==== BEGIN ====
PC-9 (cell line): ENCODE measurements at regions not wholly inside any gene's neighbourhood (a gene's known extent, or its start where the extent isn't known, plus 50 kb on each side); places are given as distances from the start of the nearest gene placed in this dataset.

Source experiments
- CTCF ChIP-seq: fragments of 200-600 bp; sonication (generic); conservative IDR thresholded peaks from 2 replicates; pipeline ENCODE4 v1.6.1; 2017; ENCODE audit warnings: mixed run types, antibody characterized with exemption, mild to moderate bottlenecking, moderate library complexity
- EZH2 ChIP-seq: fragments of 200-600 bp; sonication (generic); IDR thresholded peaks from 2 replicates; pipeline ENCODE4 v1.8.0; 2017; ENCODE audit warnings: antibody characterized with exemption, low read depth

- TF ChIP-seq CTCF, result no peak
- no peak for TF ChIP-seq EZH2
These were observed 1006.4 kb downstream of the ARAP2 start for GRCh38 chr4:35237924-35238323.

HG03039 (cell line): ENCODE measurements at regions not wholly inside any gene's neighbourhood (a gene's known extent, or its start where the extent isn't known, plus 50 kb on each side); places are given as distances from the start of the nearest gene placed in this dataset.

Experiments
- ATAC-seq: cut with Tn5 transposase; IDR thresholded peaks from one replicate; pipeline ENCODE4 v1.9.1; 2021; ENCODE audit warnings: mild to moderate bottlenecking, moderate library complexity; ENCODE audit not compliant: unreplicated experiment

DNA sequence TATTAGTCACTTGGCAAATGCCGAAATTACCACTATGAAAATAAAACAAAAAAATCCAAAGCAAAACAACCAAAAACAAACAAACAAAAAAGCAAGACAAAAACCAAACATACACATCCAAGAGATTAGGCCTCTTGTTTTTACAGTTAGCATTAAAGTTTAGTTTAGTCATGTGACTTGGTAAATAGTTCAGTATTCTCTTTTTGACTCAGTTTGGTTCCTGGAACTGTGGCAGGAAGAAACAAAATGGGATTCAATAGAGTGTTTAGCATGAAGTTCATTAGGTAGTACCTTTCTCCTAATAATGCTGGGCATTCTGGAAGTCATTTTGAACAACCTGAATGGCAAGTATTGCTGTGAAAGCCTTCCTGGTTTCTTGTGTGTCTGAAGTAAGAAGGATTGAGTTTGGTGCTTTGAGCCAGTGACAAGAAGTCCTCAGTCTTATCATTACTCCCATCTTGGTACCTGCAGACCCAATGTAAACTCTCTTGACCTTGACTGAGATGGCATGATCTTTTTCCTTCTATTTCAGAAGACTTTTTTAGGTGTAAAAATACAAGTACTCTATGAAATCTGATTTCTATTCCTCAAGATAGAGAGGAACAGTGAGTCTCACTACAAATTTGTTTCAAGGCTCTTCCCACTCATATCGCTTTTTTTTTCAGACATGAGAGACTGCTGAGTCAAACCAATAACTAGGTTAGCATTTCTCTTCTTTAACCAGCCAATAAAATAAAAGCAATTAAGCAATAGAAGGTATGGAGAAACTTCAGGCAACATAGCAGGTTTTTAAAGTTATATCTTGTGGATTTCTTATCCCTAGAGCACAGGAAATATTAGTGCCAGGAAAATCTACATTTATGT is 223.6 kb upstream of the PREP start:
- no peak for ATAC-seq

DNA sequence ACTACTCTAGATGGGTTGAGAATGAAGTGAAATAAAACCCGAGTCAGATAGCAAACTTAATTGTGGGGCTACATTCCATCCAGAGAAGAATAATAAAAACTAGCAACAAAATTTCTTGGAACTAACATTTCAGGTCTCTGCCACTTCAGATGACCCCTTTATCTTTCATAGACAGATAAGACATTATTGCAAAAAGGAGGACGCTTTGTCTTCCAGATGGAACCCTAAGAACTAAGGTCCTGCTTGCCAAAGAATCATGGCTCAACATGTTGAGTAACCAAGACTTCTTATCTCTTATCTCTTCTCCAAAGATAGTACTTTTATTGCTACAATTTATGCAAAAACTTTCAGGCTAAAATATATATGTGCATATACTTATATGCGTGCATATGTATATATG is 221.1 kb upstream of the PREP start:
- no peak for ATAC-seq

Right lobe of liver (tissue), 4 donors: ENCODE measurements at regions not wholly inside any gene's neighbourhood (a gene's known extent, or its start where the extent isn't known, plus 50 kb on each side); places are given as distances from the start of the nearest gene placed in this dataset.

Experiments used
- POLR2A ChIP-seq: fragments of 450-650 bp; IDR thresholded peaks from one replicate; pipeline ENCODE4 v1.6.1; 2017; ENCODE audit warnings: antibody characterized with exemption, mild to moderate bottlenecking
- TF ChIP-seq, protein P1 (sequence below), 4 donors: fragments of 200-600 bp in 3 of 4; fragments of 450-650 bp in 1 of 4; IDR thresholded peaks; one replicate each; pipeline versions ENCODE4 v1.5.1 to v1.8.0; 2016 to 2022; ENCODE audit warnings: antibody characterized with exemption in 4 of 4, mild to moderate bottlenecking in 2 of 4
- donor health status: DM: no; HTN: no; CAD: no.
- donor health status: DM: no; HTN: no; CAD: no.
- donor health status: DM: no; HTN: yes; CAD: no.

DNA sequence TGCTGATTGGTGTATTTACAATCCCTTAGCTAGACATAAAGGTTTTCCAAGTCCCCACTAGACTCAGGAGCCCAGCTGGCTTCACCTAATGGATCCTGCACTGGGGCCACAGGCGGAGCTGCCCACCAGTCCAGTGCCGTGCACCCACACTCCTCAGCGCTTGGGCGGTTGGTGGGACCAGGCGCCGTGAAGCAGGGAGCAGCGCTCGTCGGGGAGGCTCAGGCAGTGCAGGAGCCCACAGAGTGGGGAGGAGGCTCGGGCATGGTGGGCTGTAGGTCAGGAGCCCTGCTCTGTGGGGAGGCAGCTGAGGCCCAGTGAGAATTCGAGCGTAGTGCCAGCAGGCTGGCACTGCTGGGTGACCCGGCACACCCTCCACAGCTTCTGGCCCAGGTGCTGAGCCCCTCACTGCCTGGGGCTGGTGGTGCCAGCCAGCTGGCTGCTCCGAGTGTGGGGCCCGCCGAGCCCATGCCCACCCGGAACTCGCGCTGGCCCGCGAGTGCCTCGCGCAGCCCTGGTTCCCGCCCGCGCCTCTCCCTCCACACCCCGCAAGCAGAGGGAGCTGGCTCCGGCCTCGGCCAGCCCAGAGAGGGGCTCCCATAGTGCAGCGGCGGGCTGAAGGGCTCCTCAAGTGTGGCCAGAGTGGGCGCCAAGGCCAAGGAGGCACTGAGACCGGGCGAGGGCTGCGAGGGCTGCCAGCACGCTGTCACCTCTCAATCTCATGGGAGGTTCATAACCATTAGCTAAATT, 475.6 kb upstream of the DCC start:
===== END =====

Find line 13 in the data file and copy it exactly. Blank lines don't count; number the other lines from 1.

DNA sequence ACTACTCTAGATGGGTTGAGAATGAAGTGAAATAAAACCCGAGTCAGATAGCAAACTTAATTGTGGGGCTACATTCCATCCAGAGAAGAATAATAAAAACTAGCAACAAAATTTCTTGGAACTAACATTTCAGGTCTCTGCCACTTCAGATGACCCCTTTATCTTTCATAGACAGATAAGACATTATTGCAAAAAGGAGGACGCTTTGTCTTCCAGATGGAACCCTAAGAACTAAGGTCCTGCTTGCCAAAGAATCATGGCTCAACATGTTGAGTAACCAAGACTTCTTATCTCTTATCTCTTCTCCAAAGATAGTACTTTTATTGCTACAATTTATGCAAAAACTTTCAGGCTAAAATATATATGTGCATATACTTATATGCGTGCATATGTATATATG is 221.1 kb upstream of the PREP start: